Uogashi (Fish Market) at Nihonbashi, c. 1910.

1910sCommerceHistoric District
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“About the carved stone skirts of the Nihonbashi bridge clusters this place, odorful of the Sea God’s breath, which supplies the two million inhabitants of the Japanese capital with the fish that are daily brought by the lean brown sampans from near and far-off waters, the scent of seaweed from the deeps of the sea clinging to them like cerements.

“Here one sees the mother of hundreds upon hundreds of proud ‘Edokko,’ the real children of Tokio, of men and women who by gallant deeds, known and unknown, born of the pure Edokko spirit, have done their share for Tokio and for Japan, and made the name, Uogashi, fish market, a memorable one, forever dear to the Edo people.”

“The Fish Market of Tokio”, The Oriental Economic Review, April 1912

The Fish-market at Nihonbashi, Tokyo, c. 1910.

The Fish-market (Uogashi) at Nihonbashi, Tokyo, c. 1910. The market has its beginnings during the Tokugawa era and remained in the Nihonbashi until it had far outgrown its usefullness there and, precipitated by damage from the 1923 Great Kanto Earthquake, was relocated to the larger confines of the former foreign settlement at Tsukiji.

See also:
Nihonbashi District, 1905-1920

“The huge square on the east bank of Nihonbashi bridge was filled with an enormous, bustling crowd of people. This was one of the largest wholesale markets in the city, and from sunrise until late in the evening it is thronged with people shopping, selling all sorts of seafood and other produce, or just out to watch the comings and goings of Edo’s citizens.

“The town area around Nihonbashi was one of the first to be settled by townspeople after Tokugawa Ieyasu set up his capital [in Edo] in 1590. The Shogun built his castle on the nearby hill, and his daimyo and other retainers built their main estates on the many hills and plateaus nearby. The flat land of Nihonbashi, however, has always been the center of daily life for the common people, or shomin. Most of the people in the lower classes lived in very small houses.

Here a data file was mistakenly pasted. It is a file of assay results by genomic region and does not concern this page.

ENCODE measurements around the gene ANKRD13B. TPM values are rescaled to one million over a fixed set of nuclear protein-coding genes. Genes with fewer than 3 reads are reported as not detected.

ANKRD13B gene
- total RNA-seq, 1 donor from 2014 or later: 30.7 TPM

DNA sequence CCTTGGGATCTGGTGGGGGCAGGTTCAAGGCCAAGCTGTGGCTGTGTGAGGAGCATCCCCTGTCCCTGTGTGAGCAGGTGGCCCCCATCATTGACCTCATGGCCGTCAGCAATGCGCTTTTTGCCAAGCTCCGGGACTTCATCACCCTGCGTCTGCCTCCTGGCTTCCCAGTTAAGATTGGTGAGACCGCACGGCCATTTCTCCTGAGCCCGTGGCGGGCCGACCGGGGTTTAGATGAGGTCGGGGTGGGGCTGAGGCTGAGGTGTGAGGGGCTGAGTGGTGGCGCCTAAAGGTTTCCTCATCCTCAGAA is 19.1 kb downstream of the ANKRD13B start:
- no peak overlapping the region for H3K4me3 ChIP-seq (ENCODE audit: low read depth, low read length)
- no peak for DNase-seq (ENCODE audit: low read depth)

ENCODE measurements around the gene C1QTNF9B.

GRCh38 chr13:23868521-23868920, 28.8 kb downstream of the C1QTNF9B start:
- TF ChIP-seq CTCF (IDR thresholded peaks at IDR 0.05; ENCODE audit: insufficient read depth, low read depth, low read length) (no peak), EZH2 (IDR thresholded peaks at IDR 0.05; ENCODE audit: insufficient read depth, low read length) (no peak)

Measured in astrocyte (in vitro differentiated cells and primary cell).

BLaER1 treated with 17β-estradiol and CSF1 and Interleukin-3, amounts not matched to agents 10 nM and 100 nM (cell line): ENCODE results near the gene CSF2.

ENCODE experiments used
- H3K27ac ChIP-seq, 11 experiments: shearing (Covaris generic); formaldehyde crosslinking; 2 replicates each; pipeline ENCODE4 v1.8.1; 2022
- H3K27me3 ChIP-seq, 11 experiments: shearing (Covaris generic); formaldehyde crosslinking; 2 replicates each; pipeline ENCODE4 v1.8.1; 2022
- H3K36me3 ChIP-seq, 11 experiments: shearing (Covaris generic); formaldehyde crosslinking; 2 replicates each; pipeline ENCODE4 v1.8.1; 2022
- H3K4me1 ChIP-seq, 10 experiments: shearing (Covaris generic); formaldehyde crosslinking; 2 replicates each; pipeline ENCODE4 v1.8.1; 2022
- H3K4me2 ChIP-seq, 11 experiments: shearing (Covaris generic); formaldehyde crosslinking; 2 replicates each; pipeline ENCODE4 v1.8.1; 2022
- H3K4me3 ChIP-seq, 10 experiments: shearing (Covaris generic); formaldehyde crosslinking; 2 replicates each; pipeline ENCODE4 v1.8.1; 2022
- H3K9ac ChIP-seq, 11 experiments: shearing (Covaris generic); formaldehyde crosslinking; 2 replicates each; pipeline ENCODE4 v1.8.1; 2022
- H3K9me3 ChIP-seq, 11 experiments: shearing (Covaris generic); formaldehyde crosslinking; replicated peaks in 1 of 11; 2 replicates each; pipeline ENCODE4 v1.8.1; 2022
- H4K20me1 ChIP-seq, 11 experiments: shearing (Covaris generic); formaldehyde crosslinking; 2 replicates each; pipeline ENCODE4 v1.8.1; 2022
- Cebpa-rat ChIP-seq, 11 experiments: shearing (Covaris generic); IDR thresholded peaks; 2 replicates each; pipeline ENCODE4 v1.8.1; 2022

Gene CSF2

“The great square beside Nihonbashi bridge was even more important than other public squares in the city, because it was also located next to one of the biggest kashi (pier districts) in the city. Most ocean-going ships bringing goods to Edo unloaded their products onto smaller barges and takase-bune in one of the main ports, like Shiba or Tsukiji. Fruits were unloaded and sold to wholesalers in the Kanda pier district (Kanda no kashi), while cloth and clothing is taken to another kashi in Suruga-machi. The Nihonbashi pier handled seafood, and the nearby public square became home to a vast fish market, the Uogashi, selling every type of seafood imaginable. Beside the bridge were the piers where fish were unloaded from barges and small boats. Several stone steps led down to the water’s edge, and strong men made their way up and down these terraces carrying large baskets of seafood from the boats to the wholesale shops in the square.

“So important was the fish trade in Edo that it is said even daimyo halted their processions to allow those transporting fish to go ahead of them. Working with fresh fish, which spoils quickly, caused those working at the Uogashi to work and speak as quickly as possible. The shomin [common people] considered the dashing young men of the Uogashi, with their straightforward speech and hard-working attitudes, fine examples of Edokko [people born and raised in Edo].”

Edo Japan: A Virtual Tour

Nihonbashi Bridge, looking west past canal-side warehouses and fish markets, c. 1910.

Nihonbashi Bridge, looking west past canal-side warehouses and fish markets, c. 1910.

“The first mission to the United States was sent by the Bakufu [Tokugawa shogunate] in 1860. The Maritime Diary by the Assistant Minister Muragaki Awaji describes the deliberations in the American parliament [Congress] as follows:

One member rises and starts scolding in a loud voice, gesticulating like a madman, (and upon asking what all this meant he was told that) they were in the middle of deliberations of national politics. Dressed in laborers’ clothes, the scolding, the appearance of the vice-president – it well resembles the fish market at Nihonbashi.

The Foundations of Japan’s Modernization, Yoshiie Yoda, 1996

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